Designing a research infrastructure (RI) on food behaviour and health: Balancing user needs, business model, governance mechanisms and technology

Research output: Contribution to journalComment/debateResearchpeer-review

  • L. Timotijevic
  • S. Astley
  • M. J. Bogaardt
  • T. Bucher
  • I. Carr
  • G. Copani
  • J. de la Cueva
  • T. Eftimov
  • P. Finglas
  • S. Hieke
  • C. E. Hodgkins
  • B. Koroušić Seljak
  • N. Klepacz
  • K. Pasch
  • M. Maringer
  • A. Normann
  • K. T. Ofei
  • K. Poppe
  • G. Pourabdollahian
  • M. M. Raats
  • M. Roe
  • C. Sadler
  • T. Selnes
  • H. van der Veen
  • P. van't Veer
  • K. Zimmermann

Background: A better understanding of food-related behaviour and its determinants can be achieved through harmonisation and linking of the various data-sources and knowledge platforms. Scope: We describe the key decision-making in the development of a prototype of the Determinants and Intake Platform (DI Platform), a data platform that aims to harmonise and link data on consumer food behaviour. It will be part of the Food Nutrition Health Research Infrastructure (FNH-RI) that will facilitate health, social and food sciences. Approach: The decision-making was based on the evidence of user needs and data characteristics that guided the specification of the key building blocks of the DI Platform. Eight studies were carried out, including consumer online survey; interview studies of key DI Platform stakeholders; desk research and workshops. Key findings: Consumers were most willing to share data with universities, then industry and government. Trust, risk perception and altruism predicted willingness to share. For most other stakeholders non-proprietary data was most likely to be shared. Lack of data standards, and incentives for sharing were the main barriers for sharing data among the key stakeholders. The value of various data types would hugely increase if linked with other sources. Finding the right balance between optimizing data sharing and minimizing ethical and legal risks was considered a key challenge. Conclusions: The development of DI Platform is based on careful balancing of the user, technical, business, legal and ethical requirements, following the FAIR principles and the need for financial sustainability, technical flexibility, transparency and multi-layered organisational governance.

Original languageEnglish
JournalTrends in Food Science and Technology
Pages (from-to)405-414
Number of pages10
Publication statusPublished - Oct 2021

Bibliographical note

Funding Information:
This commentary aims to provide insight into the complex decision making on the design of DI Platform carried out within the RICHFIELDS project 2 2 (funded by the EU under the “Research Infrastructures” funding stream). It was based on the evidence of user needs and data characteristics assessed in the project that guided the specification of the key building blocks of the DI Platform. It aims to highlight the rationale used for balancing of requirements for designing and implementing such an RI. The final design of the DI Platform is represented in Fig. 1 – the Minimum Viable Offer specifies the services offered. Currently, the discussions are ongoing within the scientific research community to eventually arrive at a future implementation of an effective and sustainable Food Nutrition and Health Research Infrastructure (FNH-RI), which will integrate health, food and social sciences as part of the European Roadmap of research infrastructures. DI Platform would form a part of the FNH-RI via its DATA services that aim to facilitate sharing of the data and resources on consumer food behaviours and their determinants. The data on environmental impact will not form a part of DI Platform, but will be linked through the FNH-RI with other relevant data platforms such as SUSFANS. 4 3 4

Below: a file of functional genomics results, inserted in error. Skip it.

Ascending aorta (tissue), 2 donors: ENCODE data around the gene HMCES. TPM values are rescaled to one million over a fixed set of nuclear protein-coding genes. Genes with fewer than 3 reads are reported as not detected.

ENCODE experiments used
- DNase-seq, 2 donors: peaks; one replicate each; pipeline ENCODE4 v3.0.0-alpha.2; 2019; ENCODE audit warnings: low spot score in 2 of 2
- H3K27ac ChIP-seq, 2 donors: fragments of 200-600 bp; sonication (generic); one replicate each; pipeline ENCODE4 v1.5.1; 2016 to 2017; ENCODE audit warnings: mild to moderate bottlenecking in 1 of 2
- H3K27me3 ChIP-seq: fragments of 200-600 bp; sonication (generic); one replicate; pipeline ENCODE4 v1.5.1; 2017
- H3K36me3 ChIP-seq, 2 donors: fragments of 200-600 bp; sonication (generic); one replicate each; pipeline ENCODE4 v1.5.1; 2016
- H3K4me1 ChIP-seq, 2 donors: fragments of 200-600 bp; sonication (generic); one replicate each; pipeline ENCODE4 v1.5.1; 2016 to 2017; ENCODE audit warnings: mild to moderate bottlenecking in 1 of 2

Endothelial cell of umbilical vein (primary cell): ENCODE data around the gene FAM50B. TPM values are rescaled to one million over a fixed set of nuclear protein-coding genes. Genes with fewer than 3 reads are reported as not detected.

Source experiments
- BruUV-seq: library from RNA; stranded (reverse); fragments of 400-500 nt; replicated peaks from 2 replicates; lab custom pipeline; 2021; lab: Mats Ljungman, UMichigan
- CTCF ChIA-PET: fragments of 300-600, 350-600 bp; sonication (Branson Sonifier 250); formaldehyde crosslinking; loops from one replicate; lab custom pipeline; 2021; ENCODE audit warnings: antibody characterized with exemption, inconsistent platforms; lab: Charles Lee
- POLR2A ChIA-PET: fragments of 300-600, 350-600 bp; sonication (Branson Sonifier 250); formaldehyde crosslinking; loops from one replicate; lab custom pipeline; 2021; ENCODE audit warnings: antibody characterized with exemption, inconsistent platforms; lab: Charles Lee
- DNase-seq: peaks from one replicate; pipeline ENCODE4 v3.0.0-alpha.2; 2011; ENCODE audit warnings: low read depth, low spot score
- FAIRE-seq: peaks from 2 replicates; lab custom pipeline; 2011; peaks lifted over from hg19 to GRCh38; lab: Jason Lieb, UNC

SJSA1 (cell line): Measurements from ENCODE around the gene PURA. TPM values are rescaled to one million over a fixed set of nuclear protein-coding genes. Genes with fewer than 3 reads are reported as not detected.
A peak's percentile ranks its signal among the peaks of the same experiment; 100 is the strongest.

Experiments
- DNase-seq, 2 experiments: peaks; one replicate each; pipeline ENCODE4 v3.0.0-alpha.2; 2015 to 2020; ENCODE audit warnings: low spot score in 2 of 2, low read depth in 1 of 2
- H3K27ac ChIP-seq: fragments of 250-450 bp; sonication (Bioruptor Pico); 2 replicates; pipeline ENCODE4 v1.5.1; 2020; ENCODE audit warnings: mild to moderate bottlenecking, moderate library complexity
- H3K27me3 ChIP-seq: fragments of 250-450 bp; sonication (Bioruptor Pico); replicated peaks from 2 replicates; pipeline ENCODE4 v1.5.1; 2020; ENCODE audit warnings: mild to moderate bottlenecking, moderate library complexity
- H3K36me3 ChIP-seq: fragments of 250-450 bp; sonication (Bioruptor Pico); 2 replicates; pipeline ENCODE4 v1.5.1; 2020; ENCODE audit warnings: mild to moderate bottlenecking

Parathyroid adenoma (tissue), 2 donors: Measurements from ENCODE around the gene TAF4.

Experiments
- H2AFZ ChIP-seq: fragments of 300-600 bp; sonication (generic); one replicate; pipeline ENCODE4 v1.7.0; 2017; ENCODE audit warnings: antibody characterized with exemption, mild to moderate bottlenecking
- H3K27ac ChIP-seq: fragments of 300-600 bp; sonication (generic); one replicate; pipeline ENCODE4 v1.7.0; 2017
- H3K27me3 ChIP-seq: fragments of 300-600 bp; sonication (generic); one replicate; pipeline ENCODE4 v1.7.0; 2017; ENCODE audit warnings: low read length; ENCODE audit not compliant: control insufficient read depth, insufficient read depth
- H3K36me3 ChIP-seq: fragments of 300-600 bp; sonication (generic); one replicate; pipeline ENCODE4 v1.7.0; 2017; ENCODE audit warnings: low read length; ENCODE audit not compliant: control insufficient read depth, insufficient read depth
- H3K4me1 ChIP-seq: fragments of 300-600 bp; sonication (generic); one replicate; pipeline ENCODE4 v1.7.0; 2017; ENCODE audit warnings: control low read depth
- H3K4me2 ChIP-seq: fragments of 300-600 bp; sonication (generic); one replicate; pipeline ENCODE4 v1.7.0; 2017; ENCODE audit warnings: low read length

Funding Information:
The Consortium partners are: Wageningen Economic Research (NL), the German Institute of Food Technologies (DE), European Food Information Resource AISBL (BE), Jozef Stefan Institute (SI), Wageningen University (NL), University of Surrey (UK), RISE Research Institute of Sweden, Aalborg University (DK), Javier de la Cueva & Asociados (ES), Swiss Federal Institute of Technology (CH), European Food Information Council (BE), Quadram Institute Bioscience (UK), Institute of Industrial Technologies and Automation-National Research Council of Italy (IT), Centre for European Nutrition and Health (FR), Aalto University (FI), GS1 Denmark (DK). The Scientific Coordination Team are: Prof. Pieter van't Veer (chair; Wageningen University), Professor Monique Raats (coordinator Phase 1; University of Surrey), Professor Bent Egberg Mikkelsen (coordinator Phase 2; Aalborg University), Mr. Krijn Poppe (coordinator Phase 3; Wageningen Economic Research) and Dr. Paul Finglas (accessory member; Quadram Institute Bioscience). The members of the Project Advisory Board, appointed in June 2016, are: Dr. Inge Tetens (Chair; University of Copenhagen), Dr. Igor Spiroski (IPH Macedonia), Mrs. Anneke van Kollenburg (ENECO), Dr. Harriet Teare (University of Oxford), Mr. Fred van Alphen (IT manager), Mr. Christian Graversen (Welfare Tech) and Dr. Marijntje Bakker (JPI HDHL).

Publisher Copyright:
© 2021

    Research areas

  • AI, Big data, Data governance, Data platform, Determinants, e-infrastructure, Food consumption, Food intake, Food nutrition, Omics

ID: 281990066